Subcmes.info Map 3682
A 10m wide strip of these remains is included in the scheduling in order to preserve their relationship with the moated site.
The monument is associated with the site of a medieval settlement which was archaeologically excavated in advance of the widening of the M5 motorway, which passes within 150m of the site.
The monument includes the earthwork and buried remains of a motte castle situated on the summit of Crookbarrow Hill, the earthwork and buried remains of a moated site adjacent to the north east, and associated remains of medieval ridge and furrow cultivation.
Crookbarrow Hill is a natural knoll c.3km south east of Worcester, which rises roughly 20m above the Severn Valley.
Such a prominent feature in the landscape would have provided a focus for the area's earliest inhabitants, and a Neolithic scraper found near the site in 1886 indicates it has seen activity since prehistoric times.
In the medieval period the motte was formed by enhancement of the summit of the knoll through artifically steepening the upper parts of its naturally steep sides, an effect which is now most clearly visible on the north face of the mound.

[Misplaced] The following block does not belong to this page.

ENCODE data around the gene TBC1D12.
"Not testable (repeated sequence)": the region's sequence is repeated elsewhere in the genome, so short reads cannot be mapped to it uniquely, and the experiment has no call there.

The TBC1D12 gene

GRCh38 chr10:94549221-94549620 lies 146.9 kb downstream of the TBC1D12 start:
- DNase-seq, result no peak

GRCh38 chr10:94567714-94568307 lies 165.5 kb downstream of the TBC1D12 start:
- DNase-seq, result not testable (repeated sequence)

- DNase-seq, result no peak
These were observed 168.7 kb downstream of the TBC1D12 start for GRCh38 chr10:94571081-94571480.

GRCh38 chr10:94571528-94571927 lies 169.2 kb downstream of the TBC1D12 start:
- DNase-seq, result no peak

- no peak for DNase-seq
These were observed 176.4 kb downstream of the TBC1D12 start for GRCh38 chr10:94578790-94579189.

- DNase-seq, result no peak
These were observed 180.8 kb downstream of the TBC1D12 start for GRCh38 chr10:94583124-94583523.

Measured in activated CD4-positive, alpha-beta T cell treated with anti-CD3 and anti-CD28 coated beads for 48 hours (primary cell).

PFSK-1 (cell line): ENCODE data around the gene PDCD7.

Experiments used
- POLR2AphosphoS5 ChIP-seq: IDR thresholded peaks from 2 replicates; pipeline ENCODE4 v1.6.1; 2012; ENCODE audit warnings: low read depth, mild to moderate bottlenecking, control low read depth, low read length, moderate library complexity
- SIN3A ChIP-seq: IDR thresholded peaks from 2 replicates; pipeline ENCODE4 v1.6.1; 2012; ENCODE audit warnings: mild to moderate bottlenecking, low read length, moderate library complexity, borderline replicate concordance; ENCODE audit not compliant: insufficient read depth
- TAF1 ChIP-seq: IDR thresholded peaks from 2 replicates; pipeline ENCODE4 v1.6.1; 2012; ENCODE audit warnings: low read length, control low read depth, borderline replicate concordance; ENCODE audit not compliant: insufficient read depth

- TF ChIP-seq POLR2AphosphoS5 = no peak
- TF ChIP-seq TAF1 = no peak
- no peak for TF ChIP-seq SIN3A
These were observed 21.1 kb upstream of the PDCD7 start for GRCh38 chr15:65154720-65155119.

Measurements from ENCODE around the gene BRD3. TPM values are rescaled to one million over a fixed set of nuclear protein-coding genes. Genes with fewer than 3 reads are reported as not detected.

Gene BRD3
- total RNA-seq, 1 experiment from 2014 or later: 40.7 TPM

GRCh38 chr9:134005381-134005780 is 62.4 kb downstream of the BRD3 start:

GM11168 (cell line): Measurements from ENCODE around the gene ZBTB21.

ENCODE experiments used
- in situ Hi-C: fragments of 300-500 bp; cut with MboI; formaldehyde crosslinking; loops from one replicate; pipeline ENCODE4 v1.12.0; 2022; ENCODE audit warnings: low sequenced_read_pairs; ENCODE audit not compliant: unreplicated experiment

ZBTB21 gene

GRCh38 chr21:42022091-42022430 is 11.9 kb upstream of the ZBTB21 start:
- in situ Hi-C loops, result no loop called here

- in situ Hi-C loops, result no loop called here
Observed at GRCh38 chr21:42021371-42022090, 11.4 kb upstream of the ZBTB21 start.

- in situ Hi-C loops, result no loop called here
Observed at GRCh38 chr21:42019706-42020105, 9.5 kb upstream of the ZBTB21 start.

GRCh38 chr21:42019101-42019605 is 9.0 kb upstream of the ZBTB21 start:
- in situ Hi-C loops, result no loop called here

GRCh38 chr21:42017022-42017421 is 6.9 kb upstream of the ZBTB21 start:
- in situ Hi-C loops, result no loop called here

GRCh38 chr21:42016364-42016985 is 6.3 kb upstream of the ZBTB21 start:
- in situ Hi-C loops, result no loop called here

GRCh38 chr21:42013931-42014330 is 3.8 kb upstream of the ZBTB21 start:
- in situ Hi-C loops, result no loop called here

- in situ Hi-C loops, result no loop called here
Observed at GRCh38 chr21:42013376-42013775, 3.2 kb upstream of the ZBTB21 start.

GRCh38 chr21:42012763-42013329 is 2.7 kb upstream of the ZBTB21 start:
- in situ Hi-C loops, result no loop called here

Evidence for features such as a bridge will be preserved in the ditch deposits, which will also retain environmental evidence for the activities which took place there.
The western arm of the moat is no longer visible at the surface, although it will survive as a buried feature.
This lynchet is most prominent around the west and south west sides of the monument, where a now disused trackway runs inside it at the base of the knoll.
Parts of the track, lynchet, and the ridge and furrow are included in the scheduling, in order to protect their stratigraphic relationship to the motte, through which evidence for continuity and variety of landuse at and around the site is preserved.
The mound will retain details of its method of construction, which may include post holes and foundations for its wooden or stone tower and other structures which surmounted it.
Around 6,000 moated sites are known in England, exhibiting a high level of diversity in their forms and sizes.
Masonry is visible in places in the bottom of the ditch, and probably indicates a revetment wall.